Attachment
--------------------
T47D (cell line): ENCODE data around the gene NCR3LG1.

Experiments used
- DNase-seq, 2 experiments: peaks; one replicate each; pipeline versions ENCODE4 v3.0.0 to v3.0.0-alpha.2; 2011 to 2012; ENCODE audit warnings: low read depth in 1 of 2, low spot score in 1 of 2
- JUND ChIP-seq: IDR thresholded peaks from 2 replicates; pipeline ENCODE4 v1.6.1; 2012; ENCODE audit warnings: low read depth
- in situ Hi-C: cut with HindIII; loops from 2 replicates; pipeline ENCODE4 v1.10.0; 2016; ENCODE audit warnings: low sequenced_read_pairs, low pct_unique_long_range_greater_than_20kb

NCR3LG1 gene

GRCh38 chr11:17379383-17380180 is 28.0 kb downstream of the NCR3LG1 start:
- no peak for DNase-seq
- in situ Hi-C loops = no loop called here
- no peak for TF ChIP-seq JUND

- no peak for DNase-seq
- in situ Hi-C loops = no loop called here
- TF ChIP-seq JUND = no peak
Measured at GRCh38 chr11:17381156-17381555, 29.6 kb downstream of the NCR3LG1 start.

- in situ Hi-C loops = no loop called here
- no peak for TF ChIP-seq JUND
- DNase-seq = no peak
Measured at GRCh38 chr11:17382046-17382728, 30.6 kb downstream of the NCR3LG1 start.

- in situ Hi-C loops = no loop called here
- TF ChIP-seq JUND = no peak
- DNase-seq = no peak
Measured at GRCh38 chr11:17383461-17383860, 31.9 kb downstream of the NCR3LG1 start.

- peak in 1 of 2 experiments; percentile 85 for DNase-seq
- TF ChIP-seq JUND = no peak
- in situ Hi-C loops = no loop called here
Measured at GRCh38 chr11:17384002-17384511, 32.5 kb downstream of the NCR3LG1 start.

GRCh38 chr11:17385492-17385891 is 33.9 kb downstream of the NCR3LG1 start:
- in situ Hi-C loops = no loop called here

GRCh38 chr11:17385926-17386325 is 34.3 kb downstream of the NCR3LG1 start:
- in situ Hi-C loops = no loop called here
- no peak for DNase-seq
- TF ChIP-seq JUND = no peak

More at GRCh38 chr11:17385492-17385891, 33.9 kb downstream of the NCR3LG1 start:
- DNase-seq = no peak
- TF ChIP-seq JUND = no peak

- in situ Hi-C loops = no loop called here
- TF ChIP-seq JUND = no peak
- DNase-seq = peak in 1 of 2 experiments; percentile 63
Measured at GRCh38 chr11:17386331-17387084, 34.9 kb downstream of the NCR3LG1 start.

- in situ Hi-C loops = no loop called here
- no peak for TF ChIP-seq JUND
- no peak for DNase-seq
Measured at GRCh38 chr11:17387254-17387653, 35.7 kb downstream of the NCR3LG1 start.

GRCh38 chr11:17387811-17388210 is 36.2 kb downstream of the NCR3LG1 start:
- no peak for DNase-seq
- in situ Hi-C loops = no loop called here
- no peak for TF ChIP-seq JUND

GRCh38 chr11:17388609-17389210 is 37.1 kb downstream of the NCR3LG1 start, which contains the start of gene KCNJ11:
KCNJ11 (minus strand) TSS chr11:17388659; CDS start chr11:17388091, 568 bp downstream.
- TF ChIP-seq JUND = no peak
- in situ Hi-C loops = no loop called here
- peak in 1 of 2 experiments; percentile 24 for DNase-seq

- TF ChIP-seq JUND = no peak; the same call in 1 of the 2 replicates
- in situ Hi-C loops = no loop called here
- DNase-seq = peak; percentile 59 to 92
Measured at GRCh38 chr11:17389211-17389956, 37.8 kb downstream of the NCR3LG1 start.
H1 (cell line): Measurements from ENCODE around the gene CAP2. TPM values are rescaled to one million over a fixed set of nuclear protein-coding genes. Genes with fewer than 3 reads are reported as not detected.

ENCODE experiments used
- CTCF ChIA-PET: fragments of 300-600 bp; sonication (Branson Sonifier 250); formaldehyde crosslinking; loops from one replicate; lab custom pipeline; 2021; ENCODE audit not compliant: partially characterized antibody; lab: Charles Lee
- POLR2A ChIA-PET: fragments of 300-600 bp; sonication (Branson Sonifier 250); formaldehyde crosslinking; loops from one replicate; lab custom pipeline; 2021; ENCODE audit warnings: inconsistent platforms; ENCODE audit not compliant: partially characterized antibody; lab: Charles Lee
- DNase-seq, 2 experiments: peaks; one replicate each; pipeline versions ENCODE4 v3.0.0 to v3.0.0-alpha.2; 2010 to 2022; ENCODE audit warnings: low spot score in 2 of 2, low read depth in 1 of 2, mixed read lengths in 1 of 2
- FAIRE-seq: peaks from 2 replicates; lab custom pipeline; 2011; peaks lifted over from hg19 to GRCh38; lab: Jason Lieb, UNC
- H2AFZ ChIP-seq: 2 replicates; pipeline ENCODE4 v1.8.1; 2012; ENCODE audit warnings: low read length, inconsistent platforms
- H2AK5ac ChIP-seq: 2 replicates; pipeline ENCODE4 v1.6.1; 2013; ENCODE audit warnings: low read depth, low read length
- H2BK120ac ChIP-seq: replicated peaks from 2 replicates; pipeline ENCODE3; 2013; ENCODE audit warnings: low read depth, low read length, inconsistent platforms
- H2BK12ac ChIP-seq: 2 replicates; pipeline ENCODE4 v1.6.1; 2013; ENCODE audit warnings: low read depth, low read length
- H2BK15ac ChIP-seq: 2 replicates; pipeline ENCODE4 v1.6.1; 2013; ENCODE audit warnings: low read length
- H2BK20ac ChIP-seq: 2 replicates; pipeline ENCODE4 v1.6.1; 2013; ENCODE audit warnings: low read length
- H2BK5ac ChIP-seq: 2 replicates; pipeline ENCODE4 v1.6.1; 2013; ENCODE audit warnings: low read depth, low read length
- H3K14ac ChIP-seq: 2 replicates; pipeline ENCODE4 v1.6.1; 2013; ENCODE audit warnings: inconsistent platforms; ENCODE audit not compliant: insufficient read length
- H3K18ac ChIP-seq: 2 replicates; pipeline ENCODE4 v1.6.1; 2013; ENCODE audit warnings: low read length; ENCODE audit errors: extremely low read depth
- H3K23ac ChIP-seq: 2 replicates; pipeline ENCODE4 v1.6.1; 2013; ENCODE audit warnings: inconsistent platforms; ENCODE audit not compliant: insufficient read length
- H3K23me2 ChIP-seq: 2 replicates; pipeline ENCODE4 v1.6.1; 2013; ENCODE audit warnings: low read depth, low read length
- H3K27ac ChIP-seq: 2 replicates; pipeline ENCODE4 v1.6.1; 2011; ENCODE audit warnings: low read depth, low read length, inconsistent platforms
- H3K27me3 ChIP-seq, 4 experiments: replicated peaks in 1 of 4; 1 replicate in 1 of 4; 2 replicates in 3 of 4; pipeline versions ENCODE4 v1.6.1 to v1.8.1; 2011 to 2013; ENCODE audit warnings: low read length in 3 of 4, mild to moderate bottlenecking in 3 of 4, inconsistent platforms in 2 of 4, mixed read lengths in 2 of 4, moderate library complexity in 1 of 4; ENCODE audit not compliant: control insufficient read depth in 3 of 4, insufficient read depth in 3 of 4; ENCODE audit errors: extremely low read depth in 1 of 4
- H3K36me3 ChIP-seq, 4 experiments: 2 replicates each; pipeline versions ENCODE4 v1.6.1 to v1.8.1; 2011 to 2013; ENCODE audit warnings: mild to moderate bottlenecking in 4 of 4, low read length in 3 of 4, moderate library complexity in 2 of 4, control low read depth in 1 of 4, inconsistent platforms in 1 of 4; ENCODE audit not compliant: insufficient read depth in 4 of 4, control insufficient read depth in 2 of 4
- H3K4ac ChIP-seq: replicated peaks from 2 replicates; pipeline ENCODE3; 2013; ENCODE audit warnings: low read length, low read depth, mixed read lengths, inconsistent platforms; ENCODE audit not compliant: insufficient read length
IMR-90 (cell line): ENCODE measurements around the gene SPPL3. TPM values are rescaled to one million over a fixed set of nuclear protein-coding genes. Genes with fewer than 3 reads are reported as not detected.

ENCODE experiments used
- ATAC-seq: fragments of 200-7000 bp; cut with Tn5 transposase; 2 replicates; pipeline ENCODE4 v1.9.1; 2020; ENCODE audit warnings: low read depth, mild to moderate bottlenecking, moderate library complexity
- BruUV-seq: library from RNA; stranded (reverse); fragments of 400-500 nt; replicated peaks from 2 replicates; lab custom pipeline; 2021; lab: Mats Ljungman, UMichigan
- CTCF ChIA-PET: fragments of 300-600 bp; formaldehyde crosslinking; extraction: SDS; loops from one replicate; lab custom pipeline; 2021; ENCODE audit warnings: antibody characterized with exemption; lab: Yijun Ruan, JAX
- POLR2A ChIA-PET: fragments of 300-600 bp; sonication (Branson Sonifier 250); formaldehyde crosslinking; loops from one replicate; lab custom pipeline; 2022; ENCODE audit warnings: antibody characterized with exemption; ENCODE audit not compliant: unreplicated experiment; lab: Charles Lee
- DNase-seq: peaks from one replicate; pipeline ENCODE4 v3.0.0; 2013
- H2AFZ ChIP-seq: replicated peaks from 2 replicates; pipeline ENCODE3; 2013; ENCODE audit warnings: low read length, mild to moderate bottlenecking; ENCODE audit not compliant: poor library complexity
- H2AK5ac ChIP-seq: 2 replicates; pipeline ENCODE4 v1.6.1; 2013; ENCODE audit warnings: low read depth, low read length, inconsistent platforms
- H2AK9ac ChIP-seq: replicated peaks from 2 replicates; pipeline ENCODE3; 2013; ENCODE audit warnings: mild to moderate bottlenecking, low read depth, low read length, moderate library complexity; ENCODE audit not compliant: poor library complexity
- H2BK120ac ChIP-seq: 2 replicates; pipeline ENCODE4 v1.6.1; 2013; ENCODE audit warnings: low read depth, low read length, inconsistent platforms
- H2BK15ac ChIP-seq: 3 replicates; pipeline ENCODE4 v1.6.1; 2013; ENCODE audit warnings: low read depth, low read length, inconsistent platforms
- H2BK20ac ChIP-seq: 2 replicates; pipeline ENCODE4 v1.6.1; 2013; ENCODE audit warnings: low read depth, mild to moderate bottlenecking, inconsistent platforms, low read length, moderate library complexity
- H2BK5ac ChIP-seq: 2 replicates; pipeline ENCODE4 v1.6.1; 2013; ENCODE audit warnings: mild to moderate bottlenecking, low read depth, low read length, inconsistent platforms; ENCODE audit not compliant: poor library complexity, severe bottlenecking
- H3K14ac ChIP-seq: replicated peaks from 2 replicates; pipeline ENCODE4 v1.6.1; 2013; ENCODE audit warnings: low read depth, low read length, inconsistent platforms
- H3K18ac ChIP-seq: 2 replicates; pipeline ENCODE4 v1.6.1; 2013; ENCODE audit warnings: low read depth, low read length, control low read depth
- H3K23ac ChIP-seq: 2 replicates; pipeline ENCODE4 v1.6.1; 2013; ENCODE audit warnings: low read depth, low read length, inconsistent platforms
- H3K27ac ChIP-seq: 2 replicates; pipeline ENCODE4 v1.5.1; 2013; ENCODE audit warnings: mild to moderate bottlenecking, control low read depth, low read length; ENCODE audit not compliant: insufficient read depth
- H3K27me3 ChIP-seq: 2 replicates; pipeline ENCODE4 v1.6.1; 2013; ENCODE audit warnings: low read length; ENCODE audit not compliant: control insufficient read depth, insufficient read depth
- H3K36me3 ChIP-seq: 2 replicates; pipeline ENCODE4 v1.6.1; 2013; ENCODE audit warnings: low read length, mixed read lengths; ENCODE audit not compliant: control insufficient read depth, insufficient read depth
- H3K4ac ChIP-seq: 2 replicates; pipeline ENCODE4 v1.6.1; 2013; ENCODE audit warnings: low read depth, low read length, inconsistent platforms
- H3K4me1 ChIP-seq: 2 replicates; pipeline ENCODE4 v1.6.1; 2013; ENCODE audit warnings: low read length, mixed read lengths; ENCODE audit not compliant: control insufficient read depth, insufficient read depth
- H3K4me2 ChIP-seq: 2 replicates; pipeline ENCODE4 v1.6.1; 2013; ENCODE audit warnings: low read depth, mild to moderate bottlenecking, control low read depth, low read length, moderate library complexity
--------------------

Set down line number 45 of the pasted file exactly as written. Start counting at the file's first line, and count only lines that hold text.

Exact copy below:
- no peak for DNase-seq